A cou­ple out walk­ing stopped and talked to us, so they were invit­ed to the next gath­er­ing at my neigh­bor’s dri­ve­way. Our wives joined us, and we had three cou­ples chat­ting away like mag­pies. I under­stand that even though we were main­tain­ing more than six feet of sep­a­ra­tion, that this would not be con­sid­ered an essen­tial ser­vice, so any risk is unjus­ti­fied. But we will prob­a­bly do it again.

It is just too much fun, and we try to be very careful.

Since we are out­side, it seems less risky than going into a gro­cery store, but then, get­ting food is an essen­tial task.

Where now?

What is next for us? It seems that we are still learn­ing more about the crud, or bet­ter put, the dis­ease that the crud induces in our bodies.

Some states are exper­i­ment­ing with relax­ing phys­i­cal distancing.

All evi­dence that we have avail­able tells us that these exper­i­ments will end bad­ly, with more peo­ple in ICU rooms, and more peo­ple in mass graves.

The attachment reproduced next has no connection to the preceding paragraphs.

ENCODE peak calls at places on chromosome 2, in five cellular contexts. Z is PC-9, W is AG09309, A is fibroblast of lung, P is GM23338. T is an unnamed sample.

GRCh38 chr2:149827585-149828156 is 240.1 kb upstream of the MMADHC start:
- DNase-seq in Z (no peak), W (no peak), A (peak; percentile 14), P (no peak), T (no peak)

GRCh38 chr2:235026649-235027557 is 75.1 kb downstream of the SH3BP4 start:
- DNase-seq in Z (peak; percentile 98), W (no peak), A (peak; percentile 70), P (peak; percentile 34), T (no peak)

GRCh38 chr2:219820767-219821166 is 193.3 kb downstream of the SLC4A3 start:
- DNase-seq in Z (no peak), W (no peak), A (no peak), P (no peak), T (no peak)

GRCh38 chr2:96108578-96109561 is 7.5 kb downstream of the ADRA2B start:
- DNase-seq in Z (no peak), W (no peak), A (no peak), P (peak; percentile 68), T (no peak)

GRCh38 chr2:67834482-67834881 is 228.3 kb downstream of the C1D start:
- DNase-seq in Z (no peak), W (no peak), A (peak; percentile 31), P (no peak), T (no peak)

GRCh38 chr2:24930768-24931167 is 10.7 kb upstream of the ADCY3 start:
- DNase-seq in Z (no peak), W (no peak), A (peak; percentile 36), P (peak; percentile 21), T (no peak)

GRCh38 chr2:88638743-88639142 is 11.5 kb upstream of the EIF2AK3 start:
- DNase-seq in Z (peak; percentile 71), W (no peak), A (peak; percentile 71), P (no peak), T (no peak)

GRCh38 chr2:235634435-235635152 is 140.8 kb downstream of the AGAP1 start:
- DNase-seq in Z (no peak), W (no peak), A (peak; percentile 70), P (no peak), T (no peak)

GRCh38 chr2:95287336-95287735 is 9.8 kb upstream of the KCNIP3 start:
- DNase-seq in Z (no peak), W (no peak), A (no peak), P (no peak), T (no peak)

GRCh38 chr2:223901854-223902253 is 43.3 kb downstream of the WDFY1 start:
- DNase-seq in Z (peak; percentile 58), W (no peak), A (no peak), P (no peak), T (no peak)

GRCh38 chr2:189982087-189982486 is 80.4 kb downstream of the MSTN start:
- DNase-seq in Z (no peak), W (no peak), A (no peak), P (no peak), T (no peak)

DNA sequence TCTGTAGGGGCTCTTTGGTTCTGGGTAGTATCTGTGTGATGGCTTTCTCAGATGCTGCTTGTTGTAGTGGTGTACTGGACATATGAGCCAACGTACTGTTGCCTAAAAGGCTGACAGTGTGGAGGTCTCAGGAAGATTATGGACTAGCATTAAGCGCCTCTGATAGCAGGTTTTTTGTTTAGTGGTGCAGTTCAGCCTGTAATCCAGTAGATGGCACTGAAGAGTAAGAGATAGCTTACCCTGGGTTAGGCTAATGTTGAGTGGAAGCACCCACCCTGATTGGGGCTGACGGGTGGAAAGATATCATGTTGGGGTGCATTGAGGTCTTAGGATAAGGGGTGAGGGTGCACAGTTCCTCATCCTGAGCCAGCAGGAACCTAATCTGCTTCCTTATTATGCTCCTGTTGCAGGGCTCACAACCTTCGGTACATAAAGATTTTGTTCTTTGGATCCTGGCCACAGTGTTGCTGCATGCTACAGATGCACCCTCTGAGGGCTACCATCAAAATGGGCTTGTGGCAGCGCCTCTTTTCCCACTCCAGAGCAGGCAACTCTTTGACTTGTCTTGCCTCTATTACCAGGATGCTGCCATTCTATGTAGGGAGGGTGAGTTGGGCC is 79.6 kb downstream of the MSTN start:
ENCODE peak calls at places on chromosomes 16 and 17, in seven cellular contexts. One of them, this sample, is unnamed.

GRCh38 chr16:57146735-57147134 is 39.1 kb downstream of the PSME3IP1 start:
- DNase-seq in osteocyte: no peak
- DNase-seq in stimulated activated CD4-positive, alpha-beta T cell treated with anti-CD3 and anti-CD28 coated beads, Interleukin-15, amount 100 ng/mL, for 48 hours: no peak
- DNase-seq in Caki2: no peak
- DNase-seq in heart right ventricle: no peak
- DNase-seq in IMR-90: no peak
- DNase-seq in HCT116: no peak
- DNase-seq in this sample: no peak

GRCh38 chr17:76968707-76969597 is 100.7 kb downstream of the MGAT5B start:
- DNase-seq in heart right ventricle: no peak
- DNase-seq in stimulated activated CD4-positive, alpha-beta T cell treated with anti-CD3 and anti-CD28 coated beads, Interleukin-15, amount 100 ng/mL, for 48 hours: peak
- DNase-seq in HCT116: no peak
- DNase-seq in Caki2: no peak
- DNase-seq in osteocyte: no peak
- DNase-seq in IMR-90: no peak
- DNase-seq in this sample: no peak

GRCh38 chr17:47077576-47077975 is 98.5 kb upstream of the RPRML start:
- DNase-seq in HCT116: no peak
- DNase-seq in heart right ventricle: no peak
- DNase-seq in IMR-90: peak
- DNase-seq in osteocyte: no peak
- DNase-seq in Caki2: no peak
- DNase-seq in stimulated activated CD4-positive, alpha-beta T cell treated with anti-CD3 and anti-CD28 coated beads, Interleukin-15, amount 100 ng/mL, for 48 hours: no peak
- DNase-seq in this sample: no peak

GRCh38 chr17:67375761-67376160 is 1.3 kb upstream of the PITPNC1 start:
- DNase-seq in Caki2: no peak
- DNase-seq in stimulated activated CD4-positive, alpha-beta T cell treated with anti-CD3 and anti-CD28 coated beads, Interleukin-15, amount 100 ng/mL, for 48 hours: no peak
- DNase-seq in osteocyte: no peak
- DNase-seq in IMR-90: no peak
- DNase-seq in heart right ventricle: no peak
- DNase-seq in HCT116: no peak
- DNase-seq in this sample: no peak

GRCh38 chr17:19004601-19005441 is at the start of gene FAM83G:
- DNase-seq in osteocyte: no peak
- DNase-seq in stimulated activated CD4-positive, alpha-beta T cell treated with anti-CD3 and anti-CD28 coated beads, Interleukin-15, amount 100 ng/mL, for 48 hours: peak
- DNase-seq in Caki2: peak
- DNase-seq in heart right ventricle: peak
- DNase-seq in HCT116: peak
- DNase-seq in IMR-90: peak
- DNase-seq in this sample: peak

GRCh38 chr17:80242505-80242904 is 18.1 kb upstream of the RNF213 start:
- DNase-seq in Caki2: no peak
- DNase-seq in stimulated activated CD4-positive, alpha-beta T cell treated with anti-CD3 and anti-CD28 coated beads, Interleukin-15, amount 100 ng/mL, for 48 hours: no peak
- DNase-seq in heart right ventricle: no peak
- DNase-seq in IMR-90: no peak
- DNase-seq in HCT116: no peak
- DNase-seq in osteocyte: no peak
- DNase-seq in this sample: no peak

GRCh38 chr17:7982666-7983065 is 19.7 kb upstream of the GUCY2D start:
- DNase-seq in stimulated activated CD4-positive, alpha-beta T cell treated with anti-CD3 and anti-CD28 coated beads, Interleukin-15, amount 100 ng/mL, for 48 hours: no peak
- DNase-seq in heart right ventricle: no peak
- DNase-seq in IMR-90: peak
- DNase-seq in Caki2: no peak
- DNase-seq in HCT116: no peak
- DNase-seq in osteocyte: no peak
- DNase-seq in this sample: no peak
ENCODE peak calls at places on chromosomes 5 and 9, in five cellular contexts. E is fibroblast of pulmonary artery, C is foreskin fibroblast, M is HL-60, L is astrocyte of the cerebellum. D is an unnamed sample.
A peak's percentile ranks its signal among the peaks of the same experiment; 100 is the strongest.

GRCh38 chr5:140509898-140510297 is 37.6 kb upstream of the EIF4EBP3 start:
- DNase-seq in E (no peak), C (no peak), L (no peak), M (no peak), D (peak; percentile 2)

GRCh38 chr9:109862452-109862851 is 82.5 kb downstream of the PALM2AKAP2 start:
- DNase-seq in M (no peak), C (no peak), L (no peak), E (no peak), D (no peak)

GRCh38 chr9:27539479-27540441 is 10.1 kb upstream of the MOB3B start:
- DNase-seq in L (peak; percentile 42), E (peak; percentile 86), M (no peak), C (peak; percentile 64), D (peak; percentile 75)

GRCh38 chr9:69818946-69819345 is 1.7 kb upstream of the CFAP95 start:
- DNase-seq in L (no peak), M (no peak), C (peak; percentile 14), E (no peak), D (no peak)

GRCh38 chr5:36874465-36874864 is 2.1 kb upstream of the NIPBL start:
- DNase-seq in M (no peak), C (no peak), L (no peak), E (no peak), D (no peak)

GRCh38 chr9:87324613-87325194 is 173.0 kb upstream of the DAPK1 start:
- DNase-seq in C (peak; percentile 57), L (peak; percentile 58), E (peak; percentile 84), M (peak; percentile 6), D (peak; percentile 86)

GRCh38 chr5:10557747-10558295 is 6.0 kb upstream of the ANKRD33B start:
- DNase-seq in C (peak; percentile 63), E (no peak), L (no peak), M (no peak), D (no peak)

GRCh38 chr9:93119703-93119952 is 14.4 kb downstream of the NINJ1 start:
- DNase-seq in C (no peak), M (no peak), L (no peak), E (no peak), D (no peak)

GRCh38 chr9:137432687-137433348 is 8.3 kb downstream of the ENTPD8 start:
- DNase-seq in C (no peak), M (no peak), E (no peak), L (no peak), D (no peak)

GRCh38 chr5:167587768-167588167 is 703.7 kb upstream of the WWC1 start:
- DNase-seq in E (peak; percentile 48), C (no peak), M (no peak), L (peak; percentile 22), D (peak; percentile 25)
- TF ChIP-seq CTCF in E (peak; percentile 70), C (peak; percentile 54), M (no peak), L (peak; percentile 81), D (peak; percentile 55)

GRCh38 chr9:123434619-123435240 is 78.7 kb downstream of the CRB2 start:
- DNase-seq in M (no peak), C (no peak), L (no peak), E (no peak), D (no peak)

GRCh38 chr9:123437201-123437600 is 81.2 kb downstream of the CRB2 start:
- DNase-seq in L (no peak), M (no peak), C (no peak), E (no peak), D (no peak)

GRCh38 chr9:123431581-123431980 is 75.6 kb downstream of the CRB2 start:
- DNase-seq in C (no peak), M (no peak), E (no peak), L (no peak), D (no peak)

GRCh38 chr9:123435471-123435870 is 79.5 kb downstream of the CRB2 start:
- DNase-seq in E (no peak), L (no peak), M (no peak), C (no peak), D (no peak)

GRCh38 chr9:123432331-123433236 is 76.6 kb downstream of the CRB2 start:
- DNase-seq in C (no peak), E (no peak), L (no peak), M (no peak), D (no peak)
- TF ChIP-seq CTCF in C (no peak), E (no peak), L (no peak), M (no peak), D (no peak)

I am glad that I do not live in one of those states. I got lucky again.

Adjacent posts

  • Enjoyed what you just read? Make a donation

    Thank you for read­ing The Cas­ca­dia Advo­cate, the North­west Pro­gres­sive Insti­tute’s jour­nal of world, nation­al, and local politics.

    Found­ed in March of 2004, The Cas­ca­dia Advo­cate has been help­ing peo­ple through­out the Pacif­ic North­west and beyond make sense of cur­rent events with rig­or­ous analy­sis and thought-pro­vok­ing com­men­tary for more than fif­teen years. The Cas­ca­dia Advo­cate is fund­ed by read­ers like you and trust­ed spon­sors. We don’t run ads or pub­lish con­tent in exchange for money.

    Help us keep The Cas­ca­dia Advo­cate edi­to­ri­al­ly inde­pen­dent and freely avail­able to all by becom­ing a mem­ber of the North­west Pro­gres­sive Insti­tute today. Or make a dona­tion to sus­tain our essen­tial research and advo­ca­cy journalism.

    Your con­tri­bu­tion will allow us to con­tin­ue bring­ing you fea­tures like Last Week In Con­gress, live cov­er­age of events like Net­roots Nation or the Demo­c­ra­t­ic Nation­al Con­ven­tion, and reviews of books and doc­u­men­tary films.

    Become an NPI mem­ber Make a one-time donation

  • NPI’s essential research and advocacy is sponsored by: